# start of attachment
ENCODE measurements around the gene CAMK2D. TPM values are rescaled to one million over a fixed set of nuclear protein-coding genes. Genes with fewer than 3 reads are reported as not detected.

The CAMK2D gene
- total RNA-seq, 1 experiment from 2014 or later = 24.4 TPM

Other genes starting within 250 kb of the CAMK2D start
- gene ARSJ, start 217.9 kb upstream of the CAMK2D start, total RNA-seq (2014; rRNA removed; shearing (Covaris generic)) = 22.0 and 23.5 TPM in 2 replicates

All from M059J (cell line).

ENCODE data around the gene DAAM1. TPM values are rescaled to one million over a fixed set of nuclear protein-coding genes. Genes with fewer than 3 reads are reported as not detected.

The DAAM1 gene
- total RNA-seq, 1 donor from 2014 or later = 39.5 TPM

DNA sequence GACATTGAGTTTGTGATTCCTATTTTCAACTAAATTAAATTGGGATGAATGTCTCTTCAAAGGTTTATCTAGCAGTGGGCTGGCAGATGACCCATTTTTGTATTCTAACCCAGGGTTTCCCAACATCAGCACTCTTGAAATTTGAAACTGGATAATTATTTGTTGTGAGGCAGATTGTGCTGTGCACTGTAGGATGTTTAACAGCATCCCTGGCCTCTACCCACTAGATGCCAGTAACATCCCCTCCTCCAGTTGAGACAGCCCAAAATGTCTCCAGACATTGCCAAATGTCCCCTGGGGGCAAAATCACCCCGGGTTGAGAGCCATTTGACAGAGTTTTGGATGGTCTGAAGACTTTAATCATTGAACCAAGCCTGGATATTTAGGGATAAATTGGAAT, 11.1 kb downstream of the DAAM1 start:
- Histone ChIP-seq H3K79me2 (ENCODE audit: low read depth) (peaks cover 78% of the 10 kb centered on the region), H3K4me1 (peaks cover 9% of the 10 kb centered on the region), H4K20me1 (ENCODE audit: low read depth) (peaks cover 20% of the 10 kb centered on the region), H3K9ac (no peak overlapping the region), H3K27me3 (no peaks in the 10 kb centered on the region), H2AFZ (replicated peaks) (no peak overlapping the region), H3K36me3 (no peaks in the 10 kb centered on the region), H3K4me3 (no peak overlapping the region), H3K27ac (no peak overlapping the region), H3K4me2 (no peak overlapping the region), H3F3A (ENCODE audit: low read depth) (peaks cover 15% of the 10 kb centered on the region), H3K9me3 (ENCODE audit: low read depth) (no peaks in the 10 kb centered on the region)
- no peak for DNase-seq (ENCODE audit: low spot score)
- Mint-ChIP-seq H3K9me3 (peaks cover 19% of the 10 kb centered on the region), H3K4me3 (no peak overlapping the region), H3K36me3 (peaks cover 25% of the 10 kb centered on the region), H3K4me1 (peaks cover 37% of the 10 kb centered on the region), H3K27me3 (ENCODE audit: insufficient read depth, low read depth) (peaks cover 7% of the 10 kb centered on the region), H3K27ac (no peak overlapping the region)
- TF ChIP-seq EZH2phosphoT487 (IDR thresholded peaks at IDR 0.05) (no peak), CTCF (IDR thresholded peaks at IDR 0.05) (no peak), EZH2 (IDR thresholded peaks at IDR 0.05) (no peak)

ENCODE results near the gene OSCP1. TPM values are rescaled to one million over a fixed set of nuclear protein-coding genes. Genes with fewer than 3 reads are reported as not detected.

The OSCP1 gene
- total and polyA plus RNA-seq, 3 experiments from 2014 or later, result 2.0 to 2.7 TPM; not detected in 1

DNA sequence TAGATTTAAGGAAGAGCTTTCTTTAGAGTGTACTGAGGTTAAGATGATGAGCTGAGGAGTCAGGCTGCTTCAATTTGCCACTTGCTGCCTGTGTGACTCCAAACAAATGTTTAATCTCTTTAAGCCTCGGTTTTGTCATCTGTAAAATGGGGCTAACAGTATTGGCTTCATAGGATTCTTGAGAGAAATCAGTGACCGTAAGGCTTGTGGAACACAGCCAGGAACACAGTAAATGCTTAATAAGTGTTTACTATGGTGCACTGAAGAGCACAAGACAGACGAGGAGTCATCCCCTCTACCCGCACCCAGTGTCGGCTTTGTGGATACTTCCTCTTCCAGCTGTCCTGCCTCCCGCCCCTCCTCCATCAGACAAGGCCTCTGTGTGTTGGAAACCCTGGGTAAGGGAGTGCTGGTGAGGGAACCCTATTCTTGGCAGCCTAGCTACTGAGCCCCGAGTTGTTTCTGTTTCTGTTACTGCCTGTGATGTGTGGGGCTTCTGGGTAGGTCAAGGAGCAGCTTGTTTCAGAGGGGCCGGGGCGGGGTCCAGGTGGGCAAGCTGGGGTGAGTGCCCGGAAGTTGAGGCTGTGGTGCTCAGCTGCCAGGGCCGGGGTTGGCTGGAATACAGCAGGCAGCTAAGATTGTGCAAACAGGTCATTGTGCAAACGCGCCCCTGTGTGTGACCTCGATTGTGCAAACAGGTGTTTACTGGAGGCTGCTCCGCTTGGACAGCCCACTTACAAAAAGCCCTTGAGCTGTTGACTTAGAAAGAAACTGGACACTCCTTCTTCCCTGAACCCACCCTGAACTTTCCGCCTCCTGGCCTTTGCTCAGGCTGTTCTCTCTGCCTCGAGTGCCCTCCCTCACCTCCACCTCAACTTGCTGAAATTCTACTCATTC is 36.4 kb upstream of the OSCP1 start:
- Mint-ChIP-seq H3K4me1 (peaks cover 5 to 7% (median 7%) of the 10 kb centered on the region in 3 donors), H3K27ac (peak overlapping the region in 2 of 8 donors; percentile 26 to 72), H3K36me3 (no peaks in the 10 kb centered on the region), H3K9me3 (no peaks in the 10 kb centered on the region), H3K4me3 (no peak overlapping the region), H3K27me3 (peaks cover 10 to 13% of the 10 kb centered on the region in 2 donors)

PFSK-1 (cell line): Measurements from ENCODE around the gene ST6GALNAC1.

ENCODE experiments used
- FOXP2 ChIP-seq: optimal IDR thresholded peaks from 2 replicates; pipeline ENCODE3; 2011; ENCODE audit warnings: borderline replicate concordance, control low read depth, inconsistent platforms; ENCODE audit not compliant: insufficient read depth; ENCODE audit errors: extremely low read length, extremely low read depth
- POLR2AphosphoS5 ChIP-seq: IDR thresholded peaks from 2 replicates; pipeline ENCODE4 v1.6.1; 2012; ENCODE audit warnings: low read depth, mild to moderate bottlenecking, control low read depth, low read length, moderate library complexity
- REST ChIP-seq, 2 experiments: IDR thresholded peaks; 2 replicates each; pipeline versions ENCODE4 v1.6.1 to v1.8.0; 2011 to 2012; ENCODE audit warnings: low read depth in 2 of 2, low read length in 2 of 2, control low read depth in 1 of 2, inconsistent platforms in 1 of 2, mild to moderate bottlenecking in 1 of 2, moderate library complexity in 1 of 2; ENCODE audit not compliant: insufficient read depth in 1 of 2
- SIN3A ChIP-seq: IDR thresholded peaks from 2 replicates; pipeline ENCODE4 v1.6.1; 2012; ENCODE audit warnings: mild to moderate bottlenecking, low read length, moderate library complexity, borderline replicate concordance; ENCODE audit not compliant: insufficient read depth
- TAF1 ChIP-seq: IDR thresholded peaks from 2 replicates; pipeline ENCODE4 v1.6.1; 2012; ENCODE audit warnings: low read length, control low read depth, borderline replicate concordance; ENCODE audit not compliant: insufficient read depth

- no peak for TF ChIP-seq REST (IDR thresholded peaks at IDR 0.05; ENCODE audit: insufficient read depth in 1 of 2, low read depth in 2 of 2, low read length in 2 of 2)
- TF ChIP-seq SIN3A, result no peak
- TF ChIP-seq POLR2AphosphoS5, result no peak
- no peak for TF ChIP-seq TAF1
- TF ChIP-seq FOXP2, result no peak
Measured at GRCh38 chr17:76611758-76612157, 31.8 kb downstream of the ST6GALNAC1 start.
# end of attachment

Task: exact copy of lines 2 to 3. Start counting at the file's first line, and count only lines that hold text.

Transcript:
The CAMK2D gene
- total RNA-seq, 1 experiment from 2014 or later = 24.4 TPM